Writers of Color Loom Large on National Book Awards Longlist

By N. Jamiyla Chisholm Sep 20, 2019

This week, the National Book Foundation announced the titles on its longlist for the 2019 National Book Awards. The categories cover fiction, nonfiction, poetry, translated literature and young people’s literature, and works by people of color are heavy among the contenders.

In the fiction category, writers of color and their imagined worlds lead the list. Colson Whitehead’s “The Nickel Boys,” Ocean Vuong’s “On Earth We’re Briefly Gorgeous,” Laial Lalami’s “The Other Americans,” Susan Choi’s “Trust Exercise,” Kali Fajardo-Anstine’s “Sabrina & Corina: Stories” and Marlon James’ “Black Leopard, Red Wolf” all appear.

The nonfiction list also showcases diverse writers and stories that center social justice. They include “Race for Profit,” Keeanga-Yamahtta Taylor’s exploration of racism in the real estate industry; Tressie McMillan Cottom’s essay collection “Thick”; and the historical tome “The Heartbeat of Wounded Knee,” by David Treuer, an Ojibwe writer from the Leech Lake Reservation. Memoirs include “The Yellow House” by Sarah M. Broom and “Solitary” by Albert Woodfox, one of the Angola 3 who spent four decades in solitary confinement prison. And “Go Ahead in the Rain,” Hanif Abdurraqib’s love letter to A Tribe Called Quest, is “the first work centered on hip hop to make the nonfiction list,” according to The Associated Press.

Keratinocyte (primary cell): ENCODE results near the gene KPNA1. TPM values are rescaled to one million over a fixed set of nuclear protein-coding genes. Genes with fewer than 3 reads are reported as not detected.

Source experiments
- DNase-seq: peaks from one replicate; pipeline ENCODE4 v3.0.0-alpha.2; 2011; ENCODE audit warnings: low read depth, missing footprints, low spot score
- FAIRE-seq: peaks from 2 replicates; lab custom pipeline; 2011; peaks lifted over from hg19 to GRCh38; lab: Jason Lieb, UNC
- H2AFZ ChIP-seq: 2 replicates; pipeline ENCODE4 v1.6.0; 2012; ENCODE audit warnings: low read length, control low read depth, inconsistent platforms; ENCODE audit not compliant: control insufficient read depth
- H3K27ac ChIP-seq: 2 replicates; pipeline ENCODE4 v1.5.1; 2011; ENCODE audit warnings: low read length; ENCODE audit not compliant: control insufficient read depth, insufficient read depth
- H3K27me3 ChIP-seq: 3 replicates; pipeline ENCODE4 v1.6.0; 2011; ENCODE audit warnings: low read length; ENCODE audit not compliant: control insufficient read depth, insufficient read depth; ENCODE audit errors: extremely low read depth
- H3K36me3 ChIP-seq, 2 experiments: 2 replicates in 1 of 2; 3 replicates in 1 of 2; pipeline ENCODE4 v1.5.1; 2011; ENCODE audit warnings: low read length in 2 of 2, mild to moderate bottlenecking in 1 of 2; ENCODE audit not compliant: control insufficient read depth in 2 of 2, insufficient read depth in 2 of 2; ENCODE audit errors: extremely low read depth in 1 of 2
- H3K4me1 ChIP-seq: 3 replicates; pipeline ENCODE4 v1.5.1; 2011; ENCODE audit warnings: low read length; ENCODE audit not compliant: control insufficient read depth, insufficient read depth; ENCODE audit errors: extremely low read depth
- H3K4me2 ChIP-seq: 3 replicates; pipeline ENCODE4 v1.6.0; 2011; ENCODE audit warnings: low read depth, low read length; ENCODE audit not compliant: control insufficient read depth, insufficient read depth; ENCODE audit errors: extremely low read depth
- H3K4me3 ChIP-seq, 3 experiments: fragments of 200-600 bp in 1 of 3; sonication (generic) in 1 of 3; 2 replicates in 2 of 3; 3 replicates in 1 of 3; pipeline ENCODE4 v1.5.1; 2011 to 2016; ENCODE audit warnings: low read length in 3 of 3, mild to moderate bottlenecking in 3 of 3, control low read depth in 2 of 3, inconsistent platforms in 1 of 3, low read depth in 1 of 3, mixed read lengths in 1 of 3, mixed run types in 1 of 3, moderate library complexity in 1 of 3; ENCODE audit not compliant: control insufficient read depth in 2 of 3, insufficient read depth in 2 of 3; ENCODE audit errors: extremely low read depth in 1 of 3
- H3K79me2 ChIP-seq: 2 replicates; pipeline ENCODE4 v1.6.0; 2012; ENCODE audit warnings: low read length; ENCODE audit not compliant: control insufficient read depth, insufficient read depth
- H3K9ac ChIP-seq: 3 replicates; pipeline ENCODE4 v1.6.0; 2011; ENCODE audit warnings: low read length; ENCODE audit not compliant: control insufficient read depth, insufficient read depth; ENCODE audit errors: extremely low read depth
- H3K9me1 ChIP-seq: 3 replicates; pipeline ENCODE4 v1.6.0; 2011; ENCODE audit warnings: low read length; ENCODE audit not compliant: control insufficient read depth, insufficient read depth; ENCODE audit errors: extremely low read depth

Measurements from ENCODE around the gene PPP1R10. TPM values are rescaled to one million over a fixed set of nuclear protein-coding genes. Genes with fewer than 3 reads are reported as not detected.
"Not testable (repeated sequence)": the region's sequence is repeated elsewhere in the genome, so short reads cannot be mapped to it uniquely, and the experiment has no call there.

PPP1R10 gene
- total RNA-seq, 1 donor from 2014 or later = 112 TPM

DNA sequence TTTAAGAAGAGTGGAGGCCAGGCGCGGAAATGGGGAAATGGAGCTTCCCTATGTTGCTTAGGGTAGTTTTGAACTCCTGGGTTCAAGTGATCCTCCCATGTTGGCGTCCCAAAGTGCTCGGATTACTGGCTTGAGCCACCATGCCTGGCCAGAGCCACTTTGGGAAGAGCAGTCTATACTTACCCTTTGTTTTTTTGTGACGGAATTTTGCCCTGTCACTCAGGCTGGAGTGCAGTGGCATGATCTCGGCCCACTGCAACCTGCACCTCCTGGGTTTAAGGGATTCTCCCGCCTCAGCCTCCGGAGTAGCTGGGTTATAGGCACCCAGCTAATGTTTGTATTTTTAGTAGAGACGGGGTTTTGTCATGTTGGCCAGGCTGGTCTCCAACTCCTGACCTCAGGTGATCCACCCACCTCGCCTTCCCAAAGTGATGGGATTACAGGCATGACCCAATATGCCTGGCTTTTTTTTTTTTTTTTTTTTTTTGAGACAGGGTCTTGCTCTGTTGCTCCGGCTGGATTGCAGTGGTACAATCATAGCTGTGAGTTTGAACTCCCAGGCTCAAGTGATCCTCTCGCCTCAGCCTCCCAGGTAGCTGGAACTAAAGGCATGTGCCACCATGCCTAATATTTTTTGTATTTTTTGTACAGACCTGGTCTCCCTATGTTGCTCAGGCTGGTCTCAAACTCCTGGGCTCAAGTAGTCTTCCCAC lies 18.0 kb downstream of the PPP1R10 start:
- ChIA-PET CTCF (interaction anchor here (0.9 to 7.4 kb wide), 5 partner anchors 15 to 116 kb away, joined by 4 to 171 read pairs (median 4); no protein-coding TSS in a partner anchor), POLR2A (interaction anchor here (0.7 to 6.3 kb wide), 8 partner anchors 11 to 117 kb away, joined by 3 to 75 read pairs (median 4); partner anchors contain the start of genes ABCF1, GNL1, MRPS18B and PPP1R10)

On the poetry front, all of the recognized collections are from indie publishers: Jericho Brown’s “The Tradition,” Toi Derricotte’s “I,” Camonghne Felix’s “Build Yourself a Boat,” Carmen Giménez Smith’s “Be Recorder” and Ariana Reines’ “A Sand Book.”

Nona Fernández’s “Space Invaders,” Khaled Khalifa’s “Death is Hard Work,” Scholastique Mukasonga’s “The Barefoot Woman,” Eliane Brum’s “The Collector of Leftover Souls” and Yoko Ogawa’s “The Memory Police” all made the translation list. 

And “The Undefeated” by Kwame Alexander and Kadir Nelson, “Pet” by Akwaeke Emezi, “Look Both Ways” by Jason Reynolds, “A Place to Belong” by Cynthia Kadohata and “Patron Saints of Nothing” by Randy Ribay round out the young people’s books category.

To see the complete longlist, visit the National Book Foundation. Winners will be announced on November 20.